Friday, November 05, 2010

Unraveling the Puzzle

What is this? It's a two yarn cast-on. Something new I learned yesterday. Tie a slip knot, put it on the needle and proceed to make a long tail cast on from two different yarns. Do not count the slip knot as one of your stitches, and after knitting the first row, undo the slip knot and pretend it never happened. Genius! It can also be used as a provisional cast-on, removing (carefully) the bottom loops, in this case the pink yarn, and placing the remaining stitches on a needle as you go. I learned all about this on TechKnitting. Here.
I called my friend Ellen with the wonderful vest (yesterday's blog) and we discussed the pattern for the vest. She explained the stitch pattern, and the approach to the layout of the piece, and the fact that it will be reversible. This is necessary since the lapels are just the flipped outside top of the front. In order to make them identical, the left front needs to be picked up from the cast on edge of the back.
OK that was all I needed to be off and running.
First, choose the yarn, and make a swatch. Totally NECESSARY for gauge, or how will I know how many stitches to cast on?

I am getting 3.25 stitches per inch, but I know that blocking will increase that greatly so I go with 3 stitches per inch. I cast on 25. The fancy stitch pattern uses a row of each yarn, one row across with yarn #1, slide the knitting back and then knit with the second yarn, then turn and begin with one yarn across again. Tricky? Yes. An alternative stitch could be seed or moss, or garter, which all look the same on both sides.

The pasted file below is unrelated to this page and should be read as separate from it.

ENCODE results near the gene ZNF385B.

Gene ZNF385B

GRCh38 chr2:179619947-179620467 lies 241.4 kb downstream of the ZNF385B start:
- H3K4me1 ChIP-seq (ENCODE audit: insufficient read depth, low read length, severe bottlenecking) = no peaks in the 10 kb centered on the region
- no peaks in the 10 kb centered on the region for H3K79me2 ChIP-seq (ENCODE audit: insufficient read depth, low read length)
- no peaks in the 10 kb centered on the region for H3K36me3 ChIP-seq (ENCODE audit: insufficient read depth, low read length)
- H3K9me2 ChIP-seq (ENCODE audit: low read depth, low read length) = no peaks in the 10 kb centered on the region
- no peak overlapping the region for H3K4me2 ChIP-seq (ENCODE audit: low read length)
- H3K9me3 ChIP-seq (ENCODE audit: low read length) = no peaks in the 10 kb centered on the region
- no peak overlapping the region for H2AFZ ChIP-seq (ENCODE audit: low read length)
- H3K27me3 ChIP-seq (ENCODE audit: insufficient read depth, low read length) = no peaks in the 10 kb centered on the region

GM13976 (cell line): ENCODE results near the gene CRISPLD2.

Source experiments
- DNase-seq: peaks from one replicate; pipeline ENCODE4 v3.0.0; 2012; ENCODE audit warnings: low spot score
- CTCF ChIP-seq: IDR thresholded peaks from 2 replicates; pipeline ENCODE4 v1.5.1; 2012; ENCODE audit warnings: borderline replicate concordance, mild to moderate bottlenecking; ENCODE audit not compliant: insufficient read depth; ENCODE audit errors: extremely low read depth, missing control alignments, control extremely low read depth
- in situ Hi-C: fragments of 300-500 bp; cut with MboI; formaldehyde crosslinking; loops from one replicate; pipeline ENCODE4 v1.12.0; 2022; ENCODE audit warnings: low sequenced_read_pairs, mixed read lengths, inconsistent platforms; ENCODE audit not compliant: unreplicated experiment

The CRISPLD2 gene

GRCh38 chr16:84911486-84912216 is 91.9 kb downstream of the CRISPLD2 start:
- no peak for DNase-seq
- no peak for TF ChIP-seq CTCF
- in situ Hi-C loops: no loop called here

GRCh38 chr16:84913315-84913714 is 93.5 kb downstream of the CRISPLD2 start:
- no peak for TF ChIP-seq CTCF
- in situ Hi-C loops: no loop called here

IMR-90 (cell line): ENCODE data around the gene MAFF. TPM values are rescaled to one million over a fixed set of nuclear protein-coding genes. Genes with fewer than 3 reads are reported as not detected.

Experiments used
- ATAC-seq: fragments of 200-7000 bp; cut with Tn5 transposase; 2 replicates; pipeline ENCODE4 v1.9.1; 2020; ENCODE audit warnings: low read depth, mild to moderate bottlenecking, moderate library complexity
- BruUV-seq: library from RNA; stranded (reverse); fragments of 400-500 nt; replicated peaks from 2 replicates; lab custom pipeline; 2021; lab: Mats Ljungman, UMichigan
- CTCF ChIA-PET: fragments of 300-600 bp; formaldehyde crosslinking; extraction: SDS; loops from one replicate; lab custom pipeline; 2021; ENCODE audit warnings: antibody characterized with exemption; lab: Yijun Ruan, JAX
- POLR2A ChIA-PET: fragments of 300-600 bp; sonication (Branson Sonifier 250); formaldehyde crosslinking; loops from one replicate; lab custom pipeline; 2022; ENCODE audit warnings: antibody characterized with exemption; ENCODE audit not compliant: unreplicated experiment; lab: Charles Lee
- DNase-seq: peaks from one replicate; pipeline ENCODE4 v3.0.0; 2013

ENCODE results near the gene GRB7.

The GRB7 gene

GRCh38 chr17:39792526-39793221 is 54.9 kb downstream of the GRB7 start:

I really liked the yarns of Ellen's vest, but of course her colors blended because they were dyed for the kit. I had this Noro Kuryeon and Nature's Spun Peruvian Pink worsted wool which are not anything like her yarns, consequently the results look different.

My diagram shows that I will begin with the left underarm and work towards the right front. I will be careful to note how many stitches to increase and bind off for the armhole, neck and second armhole. The lapels are really just the front knit straight from the neckline notch, and slightly more than half the width of the back, to provide some overlap.

Then I have drawn the diagram for the left front. This piece will begin by picking up the cast on stitches from the beginning of the back.

I've been knitting since I was 15 and I'm constantly learning new stuff to try. It's a dazzling craft.
 If you would rather not knit side to side, you might like this Sunset Bolero from Jane Thornley. It also has the lapel idea, and uses up lots of yummy yarns, in whatever stitch pattern you prefer. See her site for the pattern.

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  1. I love your notes. I do the same thing, knitting on the fly, and it is such fun to play. Yep, knitting never gets old! And now I have to do a side to side also, but in fingering wt yarn.
    How's Chumley?

  2. What? An entry without a Chumley mention?

  3. Anonymous5:47 PM

    Melody, love the vest. I went online and the kit and pattern are no longer available. Look forward to seeing your finished vest and pattern. Two questions: 1) did you change your stitches per inch by changing your needle size? 2) why not start on the right side and knit all the way around to the left side?


  4. Anonymous5:49 PM

    How do you add the collar?


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